Please note the description of our bill in this article is not accurate. Our bill gives all adoptees at age 18 the right co a non certified copy of their original birth certificate and has a contact preference option for birth parents. A medical history update form is mailed to those birth parents who do not want contact. It is not mandatory for them to fill it out and return it but hopefully they will.
New fight by adult adoptees
By STEFANIE COHEN
Posted: March 7, 2010
All he knows about his mother is that she was a 19-year-old art student when she gave birth to him on New Year's Eve in 1966. Now, 43 years later, David Bandler is desperately trying to find the woman who gave him up for adoption because he's in a constant state of limbo over his murky origins.
"On a subconscious level, it's always sitting there -- you wonder, 'What's my backstory?' " Bandler said. But New York state keeps adoption records sealed, making it often impossible for children to find their birth parents.
Currently, adoptees must prove to a judge they have a psychological or medical condition that requires they learn the identity of their birth parents. Bandler's lawyer, Bert Hirsch, says he's filed a "steady trickle" of adoption lawsuits over the years, and they are generally unsuccessful because the state Court of Appeals tends to protect birth parents' privacy.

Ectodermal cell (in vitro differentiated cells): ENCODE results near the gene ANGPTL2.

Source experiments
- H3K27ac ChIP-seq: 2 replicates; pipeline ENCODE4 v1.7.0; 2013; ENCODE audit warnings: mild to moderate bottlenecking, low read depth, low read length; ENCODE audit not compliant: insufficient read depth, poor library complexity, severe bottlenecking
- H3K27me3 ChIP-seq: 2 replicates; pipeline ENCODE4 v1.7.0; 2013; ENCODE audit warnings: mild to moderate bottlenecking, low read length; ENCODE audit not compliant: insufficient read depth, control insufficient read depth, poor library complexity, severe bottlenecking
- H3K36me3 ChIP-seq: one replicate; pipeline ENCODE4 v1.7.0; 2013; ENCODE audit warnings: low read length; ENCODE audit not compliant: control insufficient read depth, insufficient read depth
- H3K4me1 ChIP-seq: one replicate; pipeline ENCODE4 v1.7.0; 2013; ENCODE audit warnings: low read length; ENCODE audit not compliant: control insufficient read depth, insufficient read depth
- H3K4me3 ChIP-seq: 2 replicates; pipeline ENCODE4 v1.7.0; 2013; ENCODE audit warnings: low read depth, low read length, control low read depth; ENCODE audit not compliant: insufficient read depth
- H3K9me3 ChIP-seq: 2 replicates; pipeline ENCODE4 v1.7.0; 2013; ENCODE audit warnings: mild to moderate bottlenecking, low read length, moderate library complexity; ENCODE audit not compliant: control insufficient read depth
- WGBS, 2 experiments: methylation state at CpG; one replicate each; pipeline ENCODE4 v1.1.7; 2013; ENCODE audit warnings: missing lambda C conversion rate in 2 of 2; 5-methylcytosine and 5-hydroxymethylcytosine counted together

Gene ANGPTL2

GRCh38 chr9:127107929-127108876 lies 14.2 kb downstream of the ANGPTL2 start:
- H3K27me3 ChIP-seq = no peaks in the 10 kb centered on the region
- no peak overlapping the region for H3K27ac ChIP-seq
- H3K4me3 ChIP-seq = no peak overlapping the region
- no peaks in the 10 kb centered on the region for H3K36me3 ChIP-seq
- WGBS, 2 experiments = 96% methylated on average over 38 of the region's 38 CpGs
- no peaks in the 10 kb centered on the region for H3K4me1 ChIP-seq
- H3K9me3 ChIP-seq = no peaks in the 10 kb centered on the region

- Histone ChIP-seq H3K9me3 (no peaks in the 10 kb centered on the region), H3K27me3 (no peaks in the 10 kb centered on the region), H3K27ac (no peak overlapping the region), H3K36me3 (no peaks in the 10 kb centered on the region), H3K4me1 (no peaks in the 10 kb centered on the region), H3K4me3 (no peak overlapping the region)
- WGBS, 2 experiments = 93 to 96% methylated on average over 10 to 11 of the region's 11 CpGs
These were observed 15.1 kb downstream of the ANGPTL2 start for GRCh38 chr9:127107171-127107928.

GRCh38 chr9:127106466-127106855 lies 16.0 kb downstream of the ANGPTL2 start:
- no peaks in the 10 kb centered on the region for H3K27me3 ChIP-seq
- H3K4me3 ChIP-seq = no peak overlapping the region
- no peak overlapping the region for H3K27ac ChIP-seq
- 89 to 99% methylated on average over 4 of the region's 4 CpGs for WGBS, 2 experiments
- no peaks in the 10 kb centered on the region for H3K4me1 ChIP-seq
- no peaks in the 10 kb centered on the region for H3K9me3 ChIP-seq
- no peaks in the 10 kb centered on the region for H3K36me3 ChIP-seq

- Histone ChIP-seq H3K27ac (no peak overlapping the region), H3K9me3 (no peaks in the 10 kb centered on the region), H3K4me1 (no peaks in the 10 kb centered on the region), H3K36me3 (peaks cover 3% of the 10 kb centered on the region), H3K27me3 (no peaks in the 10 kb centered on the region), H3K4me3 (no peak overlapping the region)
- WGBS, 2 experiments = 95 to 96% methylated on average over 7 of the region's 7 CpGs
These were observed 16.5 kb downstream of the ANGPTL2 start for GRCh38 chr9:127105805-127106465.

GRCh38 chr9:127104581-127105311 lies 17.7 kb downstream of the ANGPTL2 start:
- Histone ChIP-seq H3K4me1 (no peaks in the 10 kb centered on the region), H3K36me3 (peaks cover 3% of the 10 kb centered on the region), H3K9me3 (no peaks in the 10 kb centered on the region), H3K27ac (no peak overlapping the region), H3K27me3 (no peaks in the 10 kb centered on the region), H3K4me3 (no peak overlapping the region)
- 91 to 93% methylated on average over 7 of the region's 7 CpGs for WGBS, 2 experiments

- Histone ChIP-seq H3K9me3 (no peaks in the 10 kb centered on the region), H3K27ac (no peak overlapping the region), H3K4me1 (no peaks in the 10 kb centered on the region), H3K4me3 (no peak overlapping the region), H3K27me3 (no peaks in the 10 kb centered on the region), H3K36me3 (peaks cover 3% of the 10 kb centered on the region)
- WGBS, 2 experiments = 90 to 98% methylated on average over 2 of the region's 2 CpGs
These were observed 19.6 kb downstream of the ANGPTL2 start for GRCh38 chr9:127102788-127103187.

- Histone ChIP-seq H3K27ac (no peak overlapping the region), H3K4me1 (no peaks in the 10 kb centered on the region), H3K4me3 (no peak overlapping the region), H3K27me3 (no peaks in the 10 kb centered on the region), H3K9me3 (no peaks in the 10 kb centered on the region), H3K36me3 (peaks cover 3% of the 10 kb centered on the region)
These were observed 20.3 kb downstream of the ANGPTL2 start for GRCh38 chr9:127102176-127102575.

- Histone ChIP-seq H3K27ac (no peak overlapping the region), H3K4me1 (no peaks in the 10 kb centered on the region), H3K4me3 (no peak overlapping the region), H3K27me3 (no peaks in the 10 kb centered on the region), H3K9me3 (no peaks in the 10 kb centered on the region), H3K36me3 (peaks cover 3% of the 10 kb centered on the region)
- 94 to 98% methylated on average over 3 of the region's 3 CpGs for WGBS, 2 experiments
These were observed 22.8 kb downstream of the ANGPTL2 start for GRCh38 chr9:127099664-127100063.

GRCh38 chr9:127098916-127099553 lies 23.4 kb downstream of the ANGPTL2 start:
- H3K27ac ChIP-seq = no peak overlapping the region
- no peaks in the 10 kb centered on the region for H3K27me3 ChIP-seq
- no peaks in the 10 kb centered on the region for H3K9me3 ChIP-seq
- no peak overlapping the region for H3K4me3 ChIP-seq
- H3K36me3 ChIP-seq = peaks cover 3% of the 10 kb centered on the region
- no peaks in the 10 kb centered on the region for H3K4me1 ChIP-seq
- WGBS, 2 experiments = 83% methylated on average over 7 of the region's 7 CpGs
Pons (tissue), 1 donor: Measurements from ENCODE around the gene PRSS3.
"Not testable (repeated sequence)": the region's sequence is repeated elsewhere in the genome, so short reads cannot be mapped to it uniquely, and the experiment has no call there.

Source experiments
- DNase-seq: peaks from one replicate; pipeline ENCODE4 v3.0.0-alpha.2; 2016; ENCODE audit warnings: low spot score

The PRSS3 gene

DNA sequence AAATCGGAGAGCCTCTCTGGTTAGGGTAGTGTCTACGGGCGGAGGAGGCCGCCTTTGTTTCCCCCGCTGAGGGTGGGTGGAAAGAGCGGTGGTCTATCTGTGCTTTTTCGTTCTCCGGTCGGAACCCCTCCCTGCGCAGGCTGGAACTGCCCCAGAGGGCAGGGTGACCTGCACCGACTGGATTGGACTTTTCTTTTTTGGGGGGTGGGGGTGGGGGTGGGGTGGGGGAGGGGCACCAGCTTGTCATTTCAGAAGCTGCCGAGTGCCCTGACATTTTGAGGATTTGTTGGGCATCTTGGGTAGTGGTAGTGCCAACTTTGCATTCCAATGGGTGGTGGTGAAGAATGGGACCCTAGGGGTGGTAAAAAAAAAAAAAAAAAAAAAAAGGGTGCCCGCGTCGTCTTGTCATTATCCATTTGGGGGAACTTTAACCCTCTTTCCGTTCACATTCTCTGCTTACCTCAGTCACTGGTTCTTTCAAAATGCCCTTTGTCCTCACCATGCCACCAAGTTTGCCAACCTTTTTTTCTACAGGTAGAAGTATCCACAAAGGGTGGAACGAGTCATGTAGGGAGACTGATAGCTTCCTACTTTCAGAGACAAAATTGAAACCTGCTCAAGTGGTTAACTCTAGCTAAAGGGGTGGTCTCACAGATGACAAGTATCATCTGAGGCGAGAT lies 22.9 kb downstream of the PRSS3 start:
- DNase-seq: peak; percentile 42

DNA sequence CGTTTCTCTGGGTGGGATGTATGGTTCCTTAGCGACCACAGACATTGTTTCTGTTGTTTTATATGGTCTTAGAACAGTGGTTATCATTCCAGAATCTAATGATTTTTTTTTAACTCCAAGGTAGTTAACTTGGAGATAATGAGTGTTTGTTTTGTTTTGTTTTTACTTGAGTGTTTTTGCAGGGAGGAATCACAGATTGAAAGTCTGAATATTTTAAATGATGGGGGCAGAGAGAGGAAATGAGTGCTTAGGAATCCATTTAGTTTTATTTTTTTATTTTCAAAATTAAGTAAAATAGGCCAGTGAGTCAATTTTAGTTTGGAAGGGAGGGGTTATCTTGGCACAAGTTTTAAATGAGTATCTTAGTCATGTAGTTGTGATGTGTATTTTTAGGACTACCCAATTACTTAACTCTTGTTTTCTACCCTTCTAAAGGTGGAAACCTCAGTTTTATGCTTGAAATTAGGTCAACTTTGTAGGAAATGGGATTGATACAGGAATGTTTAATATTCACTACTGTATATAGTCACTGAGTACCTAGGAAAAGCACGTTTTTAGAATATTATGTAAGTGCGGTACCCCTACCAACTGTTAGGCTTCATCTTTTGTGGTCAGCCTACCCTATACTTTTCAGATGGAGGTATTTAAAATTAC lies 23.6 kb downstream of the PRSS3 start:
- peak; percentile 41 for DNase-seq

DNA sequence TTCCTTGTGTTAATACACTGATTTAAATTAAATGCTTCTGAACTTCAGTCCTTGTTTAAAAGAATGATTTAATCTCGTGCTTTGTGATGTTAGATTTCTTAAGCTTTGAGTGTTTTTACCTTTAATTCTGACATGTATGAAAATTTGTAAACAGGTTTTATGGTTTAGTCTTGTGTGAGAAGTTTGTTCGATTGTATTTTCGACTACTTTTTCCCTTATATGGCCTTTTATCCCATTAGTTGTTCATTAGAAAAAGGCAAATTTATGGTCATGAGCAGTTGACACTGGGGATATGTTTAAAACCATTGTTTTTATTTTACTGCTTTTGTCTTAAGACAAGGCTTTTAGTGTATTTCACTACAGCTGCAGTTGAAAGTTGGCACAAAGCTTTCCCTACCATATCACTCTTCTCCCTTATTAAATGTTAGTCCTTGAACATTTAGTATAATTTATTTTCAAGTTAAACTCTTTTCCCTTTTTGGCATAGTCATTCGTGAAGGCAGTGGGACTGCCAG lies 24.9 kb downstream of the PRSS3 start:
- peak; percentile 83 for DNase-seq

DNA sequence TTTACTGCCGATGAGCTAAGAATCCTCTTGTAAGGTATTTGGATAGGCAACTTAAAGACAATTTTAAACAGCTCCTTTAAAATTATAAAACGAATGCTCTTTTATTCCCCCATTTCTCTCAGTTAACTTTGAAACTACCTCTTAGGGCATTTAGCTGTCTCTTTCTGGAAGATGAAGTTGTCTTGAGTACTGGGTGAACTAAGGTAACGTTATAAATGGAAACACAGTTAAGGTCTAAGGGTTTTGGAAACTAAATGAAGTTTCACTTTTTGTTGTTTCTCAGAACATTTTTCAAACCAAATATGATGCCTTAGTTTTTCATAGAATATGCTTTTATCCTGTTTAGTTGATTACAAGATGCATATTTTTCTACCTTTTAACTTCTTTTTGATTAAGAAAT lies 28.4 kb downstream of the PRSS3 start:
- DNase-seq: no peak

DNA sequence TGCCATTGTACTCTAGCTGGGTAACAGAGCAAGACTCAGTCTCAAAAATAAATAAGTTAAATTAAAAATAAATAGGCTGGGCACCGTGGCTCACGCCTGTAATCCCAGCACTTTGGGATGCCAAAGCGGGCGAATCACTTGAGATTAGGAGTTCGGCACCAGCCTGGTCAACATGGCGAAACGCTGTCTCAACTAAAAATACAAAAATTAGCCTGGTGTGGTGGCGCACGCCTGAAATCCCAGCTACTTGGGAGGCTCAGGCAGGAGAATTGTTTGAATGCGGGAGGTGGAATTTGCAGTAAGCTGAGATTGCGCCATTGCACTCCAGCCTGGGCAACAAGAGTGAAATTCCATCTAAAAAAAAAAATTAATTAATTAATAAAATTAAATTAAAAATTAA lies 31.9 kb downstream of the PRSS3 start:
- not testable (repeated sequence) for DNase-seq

But Bandler is hopeful his search will be fruitful. His psychiatrist filed an affidavit stating that Bandler's life will be greatly improved by a reunion with his birth mother.
Joyce Bahr, whose heads a group that advocates to unseal records for adoptive children in New York state, says keeping them closed makes little sense now. She has a bill before the Legislature to allow adopted children to contact their birth parents at age 18 via an agency, and the parent has the option of meeting the child or not. "It's the only humane way," she said.